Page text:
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Four-year-old Zain Siddiqui and his mother Tabassum arrive at his first day of school at Fraser Mustard Early Learning Academy in Toronto Tuesday, Sept. 3, 2013.

Kevin Van Paassen/The Globe and Mail

Children in full-day kindergarten are better prepared for school, showing strong language development and better communication and social skills, according to the largest study of its kind in the country on all-day learning.

The findings of an Ontario study of nearly 700 children are an early victory for the province's Liberal government, which has staked its reputation and invested billions of dollars into the early years despite calls to scrap the program and critics characterizing it as an expensive form of government-backed daycare. Still, Ontario's ambitious commitment to roll out full-day kindergarten fully by next fall has school boards worried that cost overruns and an unexpected jump in enrolment would either set them back or force them to move ahead at a cost to other programs.

British Columbia, Prince Edward Island and Quebec offer all-day kindergarten. The Alberta Tories have delayed the program there because of fiscal pressures. Ontario's full-day learning program incorporates two years of a revamped curriculum for junior and senior kindergarten, and emphasizes play-based learning.

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The study released Tuesday found that kids enrolled in the first two years of the province's full-day learning program were better prepared for Grade 1 right across the learning-skills spectrum than those who had only one year in the program. They were also two to four times more prepared than those who never set foot in an all-day kindergarten classroom. Proponents of full-day learning say the results show that more time in the classroom in the early years benefits all students.

"Even though we predicted high impact for kids and families, and also return on taxpayer investment, I never imagined the results would be so dramatic, so soon," said Charles Pascal, the architect of Ontario's early learning plan and a professor at the Ontario Institute for Studies in Education at the University of Toronto. "The program even in its early years of early childhood development is showing that kids' lives are being shaped, and in many cases, saved."

Provincial standardized testing and graduation rates will show whether that will be sustained. Some research into similar programs has shown that the beneficial effect fades, although debate continues.

Evidence is strong that for children from disadvantaged backgrounds, full-day kindergarten can be beneficial in developing learning skills. The Ontario study, however, does not look at specific cohorts. A spokesperson for Education Minister Liz Sandals said that because the program was introduced first in areas identified as vulnerable, and where there was space in schools, it can be assumed that the study represents some of the higher-risk groups. A richer picture of whether the government's investment in full-day learning was justified will come from standardized test scores in 2014 that will assess the math, reading and writing skills of the first cohort of full-day kindergarten students.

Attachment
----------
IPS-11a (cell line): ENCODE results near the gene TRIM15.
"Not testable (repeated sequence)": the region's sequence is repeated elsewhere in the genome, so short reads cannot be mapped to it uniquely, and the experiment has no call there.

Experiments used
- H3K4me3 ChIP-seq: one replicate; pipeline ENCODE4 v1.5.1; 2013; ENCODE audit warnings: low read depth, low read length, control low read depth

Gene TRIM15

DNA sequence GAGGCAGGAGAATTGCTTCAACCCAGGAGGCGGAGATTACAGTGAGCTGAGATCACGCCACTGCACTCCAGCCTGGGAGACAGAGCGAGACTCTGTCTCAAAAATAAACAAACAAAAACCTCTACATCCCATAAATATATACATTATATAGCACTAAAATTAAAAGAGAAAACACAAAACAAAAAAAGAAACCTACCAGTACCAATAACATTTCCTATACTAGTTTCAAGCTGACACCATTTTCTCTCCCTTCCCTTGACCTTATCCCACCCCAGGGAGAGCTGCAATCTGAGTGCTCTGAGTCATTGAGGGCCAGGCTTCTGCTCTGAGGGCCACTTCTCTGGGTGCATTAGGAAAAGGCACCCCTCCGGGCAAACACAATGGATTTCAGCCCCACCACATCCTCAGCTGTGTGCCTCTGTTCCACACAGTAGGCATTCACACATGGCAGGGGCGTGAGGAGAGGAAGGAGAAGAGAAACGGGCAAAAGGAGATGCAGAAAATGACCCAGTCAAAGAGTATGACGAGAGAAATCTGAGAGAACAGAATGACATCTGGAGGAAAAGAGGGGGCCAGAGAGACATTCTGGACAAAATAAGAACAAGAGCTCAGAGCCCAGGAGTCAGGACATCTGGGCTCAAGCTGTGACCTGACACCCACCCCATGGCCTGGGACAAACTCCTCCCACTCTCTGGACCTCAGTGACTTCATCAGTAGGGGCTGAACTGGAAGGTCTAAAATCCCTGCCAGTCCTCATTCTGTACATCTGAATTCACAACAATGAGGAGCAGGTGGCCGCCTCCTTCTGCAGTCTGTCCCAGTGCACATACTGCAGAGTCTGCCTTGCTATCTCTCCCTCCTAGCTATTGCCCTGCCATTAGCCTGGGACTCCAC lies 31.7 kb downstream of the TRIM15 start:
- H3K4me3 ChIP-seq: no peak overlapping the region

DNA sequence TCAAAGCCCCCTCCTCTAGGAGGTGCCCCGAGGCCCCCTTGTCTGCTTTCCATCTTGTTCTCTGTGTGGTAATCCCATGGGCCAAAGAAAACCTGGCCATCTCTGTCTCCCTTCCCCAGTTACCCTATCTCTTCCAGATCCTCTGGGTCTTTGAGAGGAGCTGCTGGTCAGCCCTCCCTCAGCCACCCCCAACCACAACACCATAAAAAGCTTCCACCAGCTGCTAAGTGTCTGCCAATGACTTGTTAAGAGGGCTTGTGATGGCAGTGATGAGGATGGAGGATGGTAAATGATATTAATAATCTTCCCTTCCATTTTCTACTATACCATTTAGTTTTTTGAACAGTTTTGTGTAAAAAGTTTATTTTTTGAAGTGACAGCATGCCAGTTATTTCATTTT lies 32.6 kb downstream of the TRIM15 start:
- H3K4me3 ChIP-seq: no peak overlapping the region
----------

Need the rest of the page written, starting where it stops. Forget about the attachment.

The study was conducted by researchers at Queen's University and McMaster University from 2010 to 2012. Educational success at this age is gauged less by literacy and numeracy than through social, developmental and psychological measures, which are harder to measure but are formed in these years, early-learning experts say. Children in the study were assessed by their kindergarten teachers using an early development tool that measures such things as social competence, emotional maturity and language development, classifying pupils as very ready, ready, at risk and vulnerable.

The results showed, for example, that only 4.3 per cent of children who attended full-day kindergarten over two years were at risk of not doing well in Grade 1 because of language skills or cognitive development. That risk stood at 16.4 per cent for those who attended half-day kindergarten. In communication skills and general knowledge development, 5.6 per cent of children with two full years of all-day learning were at risk compared to 7.7 per cent of students who were exposed to the program for one year and 10.5 per cent of children who were not exposed to it at all.

The province is spending more than $1.45-billion in capital costs to expand and retrofit schools, on top of millions in operating dollars. Since the Ontario government introduced it in the fall of 2010, full-day kindergarten has been popular with parents.

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Nadeem Siddiqui said a full-day learning environment will be academically and socially enriching for his four-year-old son, Zain. "If he's doing something in a more structured manner, he will learn more," he said after dropping Zain off at Fraser Mustard Early Learning Academy in Toronto, one of the largest all-day kindergarten schools in North America. The school in north Toronto is welcoming 685 students this week, and is in a dense pocket of buildings that serve as a landing pad for many recent immigrants. Zain had a two-part plan for his first full day of class: colour and play. "It will be fun. There's toys to play with."

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